The popular bluefish is found in oceans throughout the world. If you want to understand where to catch fish like bluefish, it’s important to first learn their migratory patterns. In general, bluefish prefer temperate waters, typically between 45 and 80 degrees. Thus, bluefish move seasonally, migrating towards the north in the spring and summer months when the species can be found as far north as Maine and returning south in the fall and winter and are typically found only as far north as the coast of North Carolina during those months.
Time of Day
One great things about bluefish is their availability. With many species, the best times of day to head out for the best catch opportunities are generally early morning and dusk, during low light conditions, or on overcast days. But bluefish can often be caught and landed at any time, opening up nearly unlimited possibilities for scheduling your time on the water.
Before you set out, scope out the ideal spot by checking fishing maps and charts, asking locals, or using a fish finder. When you’re out on the water, you can also look for sea birds diving into the water, which can signal a school of bluefish in the area. It’s a good idea to pay attention to the tide. For bluefish, the first couple of hours of a falling tide can signal great feeding opportunities.
Bluefish are fighters. While that can make for a fun day of fishing, you will also want to be prepared with your equipment. Be sure to have wire leaders for greater durability since a bluefish’s teeth can slice through a conventional line. For boat fishing, a seven-foot rod is appropriate, but you may need to opt for something longer if you’re surf fishing. A standard reel should work fine for bluefish. If you’re trying to catch larger bluefish, use a single fireball rig; for smaller versions, a double fireball rig can be used.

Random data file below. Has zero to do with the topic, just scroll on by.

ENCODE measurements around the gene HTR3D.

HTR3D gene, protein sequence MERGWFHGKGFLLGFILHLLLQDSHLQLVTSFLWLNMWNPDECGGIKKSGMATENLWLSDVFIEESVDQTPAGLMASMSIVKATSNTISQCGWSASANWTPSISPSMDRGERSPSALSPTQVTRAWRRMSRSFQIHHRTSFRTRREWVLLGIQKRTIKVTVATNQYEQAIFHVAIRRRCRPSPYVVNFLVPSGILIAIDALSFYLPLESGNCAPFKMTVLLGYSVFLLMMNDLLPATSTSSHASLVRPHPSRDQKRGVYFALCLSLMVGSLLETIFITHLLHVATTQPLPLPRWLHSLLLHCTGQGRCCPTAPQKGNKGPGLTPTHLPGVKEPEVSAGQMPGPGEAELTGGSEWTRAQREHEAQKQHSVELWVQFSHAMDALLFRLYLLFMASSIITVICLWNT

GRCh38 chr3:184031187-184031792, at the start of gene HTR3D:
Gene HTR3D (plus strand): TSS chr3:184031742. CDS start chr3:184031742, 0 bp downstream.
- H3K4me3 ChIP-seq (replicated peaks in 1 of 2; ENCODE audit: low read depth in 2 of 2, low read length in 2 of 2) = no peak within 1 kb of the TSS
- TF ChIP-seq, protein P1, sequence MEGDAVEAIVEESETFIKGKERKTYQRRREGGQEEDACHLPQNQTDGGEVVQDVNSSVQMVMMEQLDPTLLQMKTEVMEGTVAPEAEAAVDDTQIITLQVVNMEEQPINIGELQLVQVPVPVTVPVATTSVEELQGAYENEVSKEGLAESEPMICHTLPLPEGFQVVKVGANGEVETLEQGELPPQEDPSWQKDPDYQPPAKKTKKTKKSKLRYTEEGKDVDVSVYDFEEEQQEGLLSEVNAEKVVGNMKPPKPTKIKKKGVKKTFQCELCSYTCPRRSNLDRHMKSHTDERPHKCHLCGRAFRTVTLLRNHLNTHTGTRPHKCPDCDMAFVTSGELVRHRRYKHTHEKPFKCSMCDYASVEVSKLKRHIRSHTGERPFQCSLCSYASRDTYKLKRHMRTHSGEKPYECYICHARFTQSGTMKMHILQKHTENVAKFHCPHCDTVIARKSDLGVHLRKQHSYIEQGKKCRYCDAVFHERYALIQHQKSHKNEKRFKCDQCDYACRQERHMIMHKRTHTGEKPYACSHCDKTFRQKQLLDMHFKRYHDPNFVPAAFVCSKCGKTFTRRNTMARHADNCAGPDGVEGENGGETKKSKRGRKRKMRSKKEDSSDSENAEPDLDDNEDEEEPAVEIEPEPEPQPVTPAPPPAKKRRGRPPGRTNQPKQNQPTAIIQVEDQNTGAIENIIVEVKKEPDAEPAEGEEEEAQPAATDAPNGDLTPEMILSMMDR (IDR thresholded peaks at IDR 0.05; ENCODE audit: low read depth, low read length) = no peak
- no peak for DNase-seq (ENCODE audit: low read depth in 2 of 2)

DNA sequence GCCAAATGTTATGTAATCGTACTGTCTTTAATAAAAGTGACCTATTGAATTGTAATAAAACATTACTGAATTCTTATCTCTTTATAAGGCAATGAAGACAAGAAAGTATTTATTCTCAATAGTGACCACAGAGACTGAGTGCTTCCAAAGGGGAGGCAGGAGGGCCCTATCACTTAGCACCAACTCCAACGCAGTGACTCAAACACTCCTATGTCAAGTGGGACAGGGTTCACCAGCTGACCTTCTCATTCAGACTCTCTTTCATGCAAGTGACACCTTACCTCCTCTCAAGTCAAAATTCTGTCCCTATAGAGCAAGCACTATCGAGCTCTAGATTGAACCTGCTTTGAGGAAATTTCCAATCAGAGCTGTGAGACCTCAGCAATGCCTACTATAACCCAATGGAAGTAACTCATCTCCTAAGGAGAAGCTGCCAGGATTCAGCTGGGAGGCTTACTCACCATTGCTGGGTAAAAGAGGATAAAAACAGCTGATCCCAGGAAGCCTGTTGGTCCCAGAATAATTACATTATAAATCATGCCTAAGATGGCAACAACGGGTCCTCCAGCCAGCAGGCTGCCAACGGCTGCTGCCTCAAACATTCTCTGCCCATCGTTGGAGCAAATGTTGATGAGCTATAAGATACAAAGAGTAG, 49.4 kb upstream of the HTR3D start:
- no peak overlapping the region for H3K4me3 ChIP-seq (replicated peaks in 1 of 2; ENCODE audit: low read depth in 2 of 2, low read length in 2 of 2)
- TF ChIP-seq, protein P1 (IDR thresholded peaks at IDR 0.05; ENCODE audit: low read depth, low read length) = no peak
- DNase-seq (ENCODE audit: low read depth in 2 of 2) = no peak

Best Bait for Bluefish
Bluefish are voracious eaters with sharp teeth, so mastering how to fish for bluefish depends on having plenty of bait! While they’re not very discriminating, there are certain types of bait that they prefer to strike at. Some angers use artificial bait but live is best. Good options include oily fish like eels. But really almost any form of baitfish can be used.
Another option when learning how to catch bluefish is to use cut bait. Try chunks in the shape of small baits. Or you may opt for whole dead baits like minnows with proper placement on the hook to look as natural as possible.
No matter what you use, just be sure to watch out because bluefish feed in large schools and feeding frenzies are common!
Popular Fishing Methods
Like many other types of fish, there are several methods anglers can use to be successful on the water. Some prefer live trolling since it’s easy and can still be productive, especially early in the season when the fish are offshore. Others like casting, either from a boat, the shore, a dock, or a pier.
Handling Your Catch
Once you’ve learned how to fish for bluefish and enjoyed the excitement of catching one, be sure to keep your hands away from the mouth area when you handle it to avoid being bitten by the sharp teeth.
If you plan to cook your catch, you’ll want to bleed the fish then pack it in ice immediately. And who wouldn’t want to dine on this fish species? Contrary to what some think, bluefish doesn’t have to taste fishy or gamey. Prepared right, and with the darker sections removed, they can make for a delicious meal!